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McCormick Seniors Celebrate 161st Commencement

Dean Julio M. Ottino and Yie-Hsin Hung delivered remarks

Yie-Hsin Hung (’84), CEO of New York Life Investment Management (NYLIM), served as the convocation’s keynote speaker.

Northwestern University’s McCormick School of Engineering celebrated the graduation of its undergraduate Class of 2019 on June 21 and 22 as part of the University’s 161st Commencement.

Graduates from across campus gathered at Ryan Field on Friday morning for the main Commencement exercises, which featured a speech by Lonnie Bunch, secretary of the Smithsonian Institution. Bunch told graduates, “One of the most important lessons I’ve learned is to think beyond yourself, to realize that as college-educated adults, you should remember to fight the good fight, to remember that there was a greater good that transcends individual gain or personal achievement.

“I would suggest that the burden, that the challenge of the class of 2019 is to find your own good fight, to find ways that you make America better, to realize that your skills, creativity, and educational achievements are crucially needed in this world we live in,” Bunch said. Read more about the University Commencement.

Dean Julio M. OttinoAt McCormick, undergraduate celebrations continued Saturday morning with the School’s Undergraduate Convocation, held at Welsh-Ryan Arena. McCormick Dean Julio M. Ottino told the graduates that they have made a strong impact on Northwestern.

“As a class, you took incredible advantage of the opportunities you had at Northwestern,” he said. “You have been creating and designing your experiences from the start. You started new student groups, grew our existing groups, and even revitalized older organizations that have been recognized as being among the very best.”

Yie-Hsin Hung (’84), CEO of New York Life Investment Management (NYLIM), served as the convocation’s keynote speaker. Hung remarked on the unique experiences that graduates will face as they embark on their careers. Years before being recognized as one of the most powerful women in finance, Hung described herself as a “quiet and shy” mechanical engineering student at Northwestern, with an academic career highlighted by study sessions in Mudd Library, Northwestern football games — and a dry clean laundry delivery service she launched with a classmate.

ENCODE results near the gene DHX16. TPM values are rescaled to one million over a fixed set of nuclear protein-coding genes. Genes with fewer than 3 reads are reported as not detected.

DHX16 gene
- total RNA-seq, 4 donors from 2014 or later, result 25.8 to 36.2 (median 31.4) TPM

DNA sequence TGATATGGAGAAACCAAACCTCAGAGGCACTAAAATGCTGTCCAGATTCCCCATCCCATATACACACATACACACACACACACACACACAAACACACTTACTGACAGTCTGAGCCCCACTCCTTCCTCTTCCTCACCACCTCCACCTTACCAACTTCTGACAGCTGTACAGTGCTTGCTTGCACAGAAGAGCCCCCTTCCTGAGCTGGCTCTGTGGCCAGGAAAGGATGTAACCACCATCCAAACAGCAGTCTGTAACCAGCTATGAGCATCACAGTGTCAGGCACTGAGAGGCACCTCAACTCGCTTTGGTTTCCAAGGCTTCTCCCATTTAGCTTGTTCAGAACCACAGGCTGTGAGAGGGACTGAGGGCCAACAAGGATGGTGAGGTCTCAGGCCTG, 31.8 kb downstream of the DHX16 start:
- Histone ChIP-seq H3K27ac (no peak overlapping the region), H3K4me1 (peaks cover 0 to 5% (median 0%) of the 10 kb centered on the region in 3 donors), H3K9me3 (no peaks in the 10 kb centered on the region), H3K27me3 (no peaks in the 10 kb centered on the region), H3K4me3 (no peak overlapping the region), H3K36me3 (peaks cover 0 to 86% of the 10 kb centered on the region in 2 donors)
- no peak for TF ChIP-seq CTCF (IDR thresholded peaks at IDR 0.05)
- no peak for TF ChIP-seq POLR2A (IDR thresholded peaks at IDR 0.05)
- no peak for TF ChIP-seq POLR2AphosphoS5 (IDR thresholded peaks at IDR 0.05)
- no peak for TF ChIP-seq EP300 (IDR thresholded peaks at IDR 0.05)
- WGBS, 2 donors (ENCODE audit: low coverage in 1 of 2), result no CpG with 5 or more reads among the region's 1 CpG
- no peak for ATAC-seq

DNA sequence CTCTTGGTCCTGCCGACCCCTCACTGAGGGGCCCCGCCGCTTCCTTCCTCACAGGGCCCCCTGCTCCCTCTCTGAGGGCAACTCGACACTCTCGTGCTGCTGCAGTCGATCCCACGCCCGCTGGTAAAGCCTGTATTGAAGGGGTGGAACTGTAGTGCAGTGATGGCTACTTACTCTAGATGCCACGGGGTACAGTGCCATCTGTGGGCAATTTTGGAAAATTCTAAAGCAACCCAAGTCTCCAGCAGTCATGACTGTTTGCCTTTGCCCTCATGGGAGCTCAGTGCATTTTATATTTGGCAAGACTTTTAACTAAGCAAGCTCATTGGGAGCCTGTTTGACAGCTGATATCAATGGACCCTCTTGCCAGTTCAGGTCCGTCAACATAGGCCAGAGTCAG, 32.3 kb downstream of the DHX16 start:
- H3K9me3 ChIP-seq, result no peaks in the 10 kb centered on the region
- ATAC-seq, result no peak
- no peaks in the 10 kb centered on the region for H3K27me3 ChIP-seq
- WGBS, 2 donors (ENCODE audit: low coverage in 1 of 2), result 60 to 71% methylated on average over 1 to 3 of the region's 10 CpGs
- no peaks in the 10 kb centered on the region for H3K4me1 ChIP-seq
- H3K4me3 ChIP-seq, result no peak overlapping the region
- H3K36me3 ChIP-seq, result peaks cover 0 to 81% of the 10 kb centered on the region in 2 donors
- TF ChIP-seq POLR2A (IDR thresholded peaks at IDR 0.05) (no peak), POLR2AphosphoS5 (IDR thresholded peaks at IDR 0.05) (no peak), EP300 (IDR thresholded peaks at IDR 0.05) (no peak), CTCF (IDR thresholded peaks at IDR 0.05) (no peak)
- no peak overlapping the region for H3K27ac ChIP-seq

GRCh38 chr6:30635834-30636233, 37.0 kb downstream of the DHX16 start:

Yie-Hsin Hung“As a business, it was a complete failure that only managed to put a dent in my GPA,” Hung said. “But as an experience, it was an unqualified success, because it made me realize that as a team, we were stronger together, even though we failed.”

Hung’s brush with business informed her decision to attend Harvard Business School after graduation, where she was challenged to shed her quiet, studious demeanor to succeed in the more interactive classroom environment.

“When I got in, I thought what I would do is what I easily did my whole life, and that was to study hard and get good grades,” Hung said. “Very quickly I figured out that I had gone about as far as a number two pencil would take me.”

It wasn’t long after Hung discovered her confidence in the classroom that she found direction in her career. After graduating from Harvard Business School with her MBA, she turned her attention to the financial services sector, climbing the ladder at companies like Dean Witter Reynolds, Morgan Stanley, and Bridgewater Associates before joining NYLIM as head of alternative investments in 2010. She was named the company’s CEO in 2015.

Having overseen a nearly three-fold increase in third party assets under management, Hung credits Northwestern Engineering for equipping her with the skills to become a “first-class problem solver.” She believes this year’s graduating class is poised with similar potential.

“The day will come when you are so good at your job, you’ll be asked to be in charge of other first-class problem solvers,” she said. “And the question you’ll have to contemplate then is, ‘How will you inspire them to come together to solve a really big and important problem?’”

At the ceremony, several students received school-wide recognition awards. Amanda Mirande received the Ovid W. Eshbach Award; Ryan Albeda received the McCormick Alumni Award; Shristi Dugar received the Harold B. Gotaas Undergraduate Research Award; and Rajan Burt was named the Walter P. Murphy Cooperative Engineering Education Student of the Year.

Ottino ended the ceremony by extending his admiration to the graduates and welcoming them to the McCormick family.

“On behalf of the entire McCormick community, I want to say that it has been an honor and a pleasure to participate in your education and to observe your maturation as individuals and scholars,” Ottino said. “The very best to all of you, and I hope to have the pleasure of seeing you at many Northwestern functions over the coming years.”